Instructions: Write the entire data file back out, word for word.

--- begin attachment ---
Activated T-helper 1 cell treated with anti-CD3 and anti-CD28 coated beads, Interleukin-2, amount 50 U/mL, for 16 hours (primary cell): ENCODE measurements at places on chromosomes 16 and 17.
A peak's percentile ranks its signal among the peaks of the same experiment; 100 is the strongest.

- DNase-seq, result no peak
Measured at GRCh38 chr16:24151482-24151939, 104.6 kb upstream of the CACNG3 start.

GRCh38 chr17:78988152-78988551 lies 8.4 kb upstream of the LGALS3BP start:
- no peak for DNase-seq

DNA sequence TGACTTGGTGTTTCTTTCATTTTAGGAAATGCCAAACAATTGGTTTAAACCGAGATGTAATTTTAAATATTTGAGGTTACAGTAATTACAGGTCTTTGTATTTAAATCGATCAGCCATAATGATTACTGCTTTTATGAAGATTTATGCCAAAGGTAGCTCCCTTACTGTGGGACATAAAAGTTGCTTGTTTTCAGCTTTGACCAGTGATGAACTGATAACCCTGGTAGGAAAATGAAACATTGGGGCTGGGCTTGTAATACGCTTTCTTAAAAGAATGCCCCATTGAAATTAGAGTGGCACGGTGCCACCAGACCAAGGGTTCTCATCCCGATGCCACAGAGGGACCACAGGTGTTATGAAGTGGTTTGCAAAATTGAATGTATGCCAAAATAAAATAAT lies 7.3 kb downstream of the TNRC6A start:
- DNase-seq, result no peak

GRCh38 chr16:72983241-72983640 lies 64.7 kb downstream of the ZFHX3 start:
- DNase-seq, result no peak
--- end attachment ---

Activated T-helper 1 cell treated with anti-CD3 and anti-CD28 coated beads, Interleukin-2, amount 50 U/mL, for 16 hours (primary cell): ENCODE measurements at places on chromosomes 16 and 17.
A peak's percentile ranks its signal among the peaks of the same experiment; 100 is the strongest.

- DNase-seq, result no peak
Measured at GRCh38 chr16:24151482-24151939, 104.6 kb upstream of the CACNG3 start.

GRCh38 chr17:78988152-78988551 lies 8.4 kb upstream of the LGALS3BP start:
- no peak for DNase-seq

DNA sequence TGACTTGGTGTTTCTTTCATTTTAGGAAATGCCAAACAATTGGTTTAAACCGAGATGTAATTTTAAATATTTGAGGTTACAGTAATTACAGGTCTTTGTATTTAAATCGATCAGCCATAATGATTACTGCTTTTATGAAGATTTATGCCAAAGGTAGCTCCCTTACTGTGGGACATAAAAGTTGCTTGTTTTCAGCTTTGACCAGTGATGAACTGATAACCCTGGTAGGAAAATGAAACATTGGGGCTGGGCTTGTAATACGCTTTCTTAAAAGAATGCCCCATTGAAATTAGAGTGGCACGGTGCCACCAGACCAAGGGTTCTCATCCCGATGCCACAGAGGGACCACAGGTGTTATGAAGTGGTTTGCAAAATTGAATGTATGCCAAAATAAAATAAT lies 7.3 kb downstream of the TNRC6A start:
- DNase-seq, result no peak

GRCh38 chr16:72983241-72983640 lies 64.7 kb downstream of the ZFHX3 start:
- DNase-seq, result no peak